“In & Of Itself” at the Geffen
May 18, 2016
World Premiere of Keith Maitland’s ‘Tower’ at SXSW
May 23, 2016

photo by Jay L. Clendenin.

The Day Shall Declare It - Annie Saunders. Photo credit: Jonathan Potter.

The Day Shall Declare It – Annie Saunders. Photo credit: Jonathan Potter.

::STOP PRESS::

The Day Shall Declare It has been EXTENDED through July 31st.

The production will take a week off between the current run and the new show dates.

Created by Annie Saunders (co-director and performer) and Sophie Bortolussi (co-director & choreographer), The Day Shall Declare It is a physical theatre piece wherein the paths of three characters intersect. (The players are Annie Saunders, Anthony Nikolchev, and Chris Polick.) The décor and costumes are early 20th century (designed by Stephanie Pegano with additional costume design by Clare Amos), suggesting that the story is set during or after the Great Depression-era. The choreographed dynamic movement is interwoven with a collage of text / dialogue drawn from American literature authors such as Tennessee Williams and Studs Terkel.

Intrinsic to the show is its staging, within a now disused 1925 brick warehouse. It’s a vast, 3,000 square foot space that’s been reconfigured to create various rooms — all poetically rendered: a bar area, a rustic home kitchen, a large space with a claw-footed bathtub and jars of sand placed about, etc. There is no traditional seating; instead, the small audience (about 30 or so) follow the performers, and the action, from room to room.

Upon arrival, we all congregate in the bar. At around the 8.30PM mark, the actors begin performing amongst us. We see the central couple — Jane (Annie Saunders) and her suitor (Chris Polick) — meet, dance and fall in love. The action then moves to their ramshackle home. The marriage is still new, but torpor and disillusionment has begun to set in. Elegant dance movements indicate domestic collision and tension. The physical gestures suggest the struggle of a tempestuous marriage, as each person rhythmically pushes away then grasps one another. The choreography ripples outwards, too, so that when the actors need to move to a new part of the room, they gently push the audience members out of their way.

During this second scene, an oft-repeated refrain from the man is the nervy “I gotta keep moving!” — reminiscent of Stanley Kowalski’s caged animal (from Tennessee Williams’ 1947 play A Streetcar Named Desire). “You are crazy!” Jane accuses him. “I just see things differently, that’s all!” he responds. Their fraught dialogue traces already well-worn paths, as he laments that their marriage is only ten months old, but their baby (unseen) is barely one month new… Implications hang in the air like accusations.

In a later scene, the two men of the cast, (Anthony Nikolchev and Chris Polick) dance together in a way that suggests forbidden intimacy and sexual tension.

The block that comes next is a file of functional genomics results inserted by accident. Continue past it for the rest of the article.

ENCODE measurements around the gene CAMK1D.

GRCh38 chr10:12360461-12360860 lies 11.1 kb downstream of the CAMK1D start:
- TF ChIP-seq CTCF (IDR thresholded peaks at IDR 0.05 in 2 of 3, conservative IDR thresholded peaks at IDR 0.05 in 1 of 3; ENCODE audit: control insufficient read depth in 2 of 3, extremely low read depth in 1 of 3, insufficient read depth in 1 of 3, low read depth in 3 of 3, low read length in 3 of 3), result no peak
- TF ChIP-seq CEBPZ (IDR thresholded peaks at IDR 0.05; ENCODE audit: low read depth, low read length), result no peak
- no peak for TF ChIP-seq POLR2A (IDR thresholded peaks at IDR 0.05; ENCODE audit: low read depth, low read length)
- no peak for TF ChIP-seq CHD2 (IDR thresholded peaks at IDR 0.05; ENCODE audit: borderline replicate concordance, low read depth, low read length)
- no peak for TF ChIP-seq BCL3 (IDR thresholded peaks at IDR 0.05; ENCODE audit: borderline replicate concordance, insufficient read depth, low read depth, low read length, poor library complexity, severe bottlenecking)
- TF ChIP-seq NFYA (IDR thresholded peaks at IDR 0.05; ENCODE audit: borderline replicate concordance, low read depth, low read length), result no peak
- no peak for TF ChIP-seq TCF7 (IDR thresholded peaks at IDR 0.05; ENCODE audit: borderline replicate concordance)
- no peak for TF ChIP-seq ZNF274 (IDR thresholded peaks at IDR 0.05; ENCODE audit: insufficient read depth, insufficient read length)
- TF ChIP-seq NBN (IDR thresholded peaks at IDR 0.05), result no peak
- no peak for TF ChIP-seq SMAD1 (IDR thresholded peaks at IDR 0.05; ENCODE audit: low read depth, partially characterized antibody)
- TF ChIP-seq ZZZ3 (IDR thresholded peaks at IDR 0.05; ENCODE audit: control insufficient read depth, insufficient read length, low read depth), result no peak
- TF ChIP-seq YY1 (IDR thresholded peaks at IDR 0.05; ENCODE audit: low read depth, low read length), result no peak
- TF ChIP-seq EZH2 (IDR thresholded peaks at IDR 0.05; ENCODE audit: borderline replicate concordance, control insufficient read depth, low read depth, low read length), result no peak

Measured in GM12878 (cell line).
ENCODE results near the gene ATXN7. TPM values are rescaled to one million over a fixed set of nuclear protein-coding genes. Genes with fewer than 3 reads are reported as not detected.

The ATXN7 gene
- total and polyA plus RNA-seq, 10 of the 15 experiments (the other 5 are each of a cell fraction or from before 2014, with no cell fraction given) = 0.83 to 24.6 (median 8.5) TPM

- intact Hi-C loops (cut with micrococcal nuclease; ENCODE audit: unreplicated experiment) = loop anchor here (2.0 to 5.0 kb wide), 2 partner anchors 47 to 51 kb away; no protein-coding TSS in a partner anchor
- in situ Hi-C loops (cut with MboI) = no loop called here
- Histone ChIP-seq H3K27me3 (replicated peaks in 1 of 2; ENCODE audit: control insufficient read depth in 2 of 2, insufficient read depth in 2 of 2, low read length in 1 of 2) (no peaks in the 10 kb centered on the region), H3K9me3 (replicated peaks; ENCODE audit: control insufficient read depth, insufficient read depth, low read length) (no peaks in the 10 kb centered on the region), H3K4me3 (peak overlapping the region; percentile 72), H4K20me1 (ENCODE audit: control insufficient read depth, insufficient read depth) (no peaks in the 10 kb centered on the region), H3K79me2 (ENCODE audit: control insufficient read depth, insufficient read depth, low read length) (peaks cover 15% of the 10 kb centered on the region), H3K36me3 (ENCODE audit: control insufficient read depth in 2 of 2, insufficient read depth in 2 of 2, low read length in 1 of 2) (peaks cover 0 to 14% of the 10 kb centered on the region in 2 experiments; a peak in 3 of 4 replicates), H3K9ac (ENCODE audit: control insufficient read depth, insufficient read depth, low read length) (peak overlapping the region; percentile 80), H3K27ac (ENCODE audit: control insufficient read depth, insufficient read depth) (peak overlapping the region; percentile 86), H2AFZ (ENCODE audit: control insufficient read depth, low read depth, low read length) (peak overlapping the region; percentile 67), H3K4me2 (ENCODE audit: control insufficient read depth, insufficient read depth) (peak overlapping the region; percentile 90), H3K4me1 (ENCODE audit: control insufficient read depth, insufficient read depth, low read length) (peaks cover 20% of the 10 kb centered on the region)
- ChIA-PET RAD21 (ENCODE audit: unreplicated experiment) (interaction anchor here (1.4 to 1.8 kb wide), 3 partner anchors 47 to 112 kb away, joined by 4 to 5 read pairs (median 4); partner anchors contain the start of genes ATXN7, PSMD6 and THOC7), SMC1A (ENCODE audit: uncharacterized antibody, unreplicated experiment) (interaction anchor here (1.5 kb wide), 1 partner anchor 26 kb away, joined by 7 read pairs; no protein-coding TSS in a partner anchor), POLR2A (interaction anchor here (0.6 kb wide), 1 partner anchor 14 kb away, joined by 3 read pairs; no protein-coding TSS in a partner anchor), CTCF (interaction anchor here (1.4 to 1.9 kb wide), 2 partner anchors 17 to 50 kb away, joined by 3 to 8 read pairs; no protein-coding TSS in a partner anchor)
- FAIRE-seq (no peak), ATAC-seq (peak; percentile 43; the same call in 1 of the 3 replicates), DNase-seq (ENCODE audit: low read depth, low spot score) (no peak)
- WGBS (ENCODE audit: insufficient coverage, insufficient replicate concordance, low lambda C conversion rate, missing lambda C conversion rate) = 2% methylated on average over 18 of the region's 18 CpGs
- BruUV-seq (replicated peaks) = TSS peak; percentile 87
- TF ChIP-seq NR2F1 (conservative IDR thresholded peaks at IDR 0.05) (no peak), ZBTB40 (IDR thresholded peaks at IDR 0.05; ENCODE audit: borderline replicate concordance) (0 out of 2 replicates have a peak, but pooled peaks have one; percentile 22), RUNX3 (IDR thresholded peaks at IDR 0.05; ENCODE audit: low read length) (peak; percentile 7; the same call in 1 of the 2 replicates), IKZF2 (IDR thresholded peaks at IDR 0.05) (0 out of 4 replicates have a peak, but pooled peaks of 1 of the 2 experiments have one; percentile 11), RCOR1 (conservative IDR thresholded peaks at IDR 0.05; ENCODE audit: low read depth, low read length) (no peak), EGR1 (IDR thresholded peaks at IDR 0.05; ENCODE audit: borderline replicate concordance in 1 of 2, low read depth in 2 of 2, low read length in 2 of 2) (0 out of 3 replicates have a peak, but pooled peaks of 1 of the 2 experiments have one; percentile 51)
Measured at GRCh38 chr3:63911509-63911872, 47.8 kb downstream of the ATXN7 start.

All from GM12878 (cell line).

Dreamy, atmospheric, well performed and visually beautiful, this is a spellbinding show where the pairing of elusive and evocative text with the dance movements renders the storyline riveting.

John Zalewski’s soundscape is masterful, emanating from various speakers hidden throughout the rooms and evoking so much nostalgia and atmosphere as well as providing the rhythmic underscoring to the dance and action.

Touted as an ‘immersive’ experience, the observing audience is more a collective spectator in close quarters than participators.

The Day Shall Declare It opened in London in 2014 and played in Los Angeles last year to some acclaim. It’s now back in L.A. for this encore performance. 

From the use of extreme strobe lighting (at one point) to the unexpected use of sand (pictured above), this beautifully crafted production is a unique and wonderful theatrical experience that is not to be missed.

photo by Jay L. Clendenin.

photo by Jay L. Clendenin.

The Day Shall Declare It, created by Wilderness 

Staged in a disused 1925 brick shopfront warehouse at:

2051 East 7th Street,

Los Angeles, CA 90021

• Managed by Julio Hechavarria of Imperial Art Studios.

Performances:

Six nights per week, Tuesday through Sunday.

Runs until Sunday, June 19, 2016.

• Doors open at 8:00pm (pre-show drinks available)

• Performances begin at 8:30pm

The approximately 80-minute performances are largely standing room only. Comfortable shoes are recommended. A coat and bag check is available and recommended.

Bar hours:

“The Paradise” pop-up bar with live music curated by Vagrant Bartenders.

• 8:00pm – open to attendees

• 9:45pm – open to the public

TICKETS:

Available for purchase online here.

• The Upstart: $25.00

            – Very limited allocation for each performance released on day of show at 12:00pm. Try your luck.

• The Standard: $50.00

            – Straight down the line, boss.

• The Tennessee: $75.00

            – A bespoke and exclusive experience for a few adventurous spirits. Give us your hand.

 

 

 

Pauline Adamek
Pauline Adamek
Pauline Adamek is a Los Angeles-based arts enthusiast with twenty-five years' experience covering International Film Festivals and reviewing new Theatre, Film and Restaurants.

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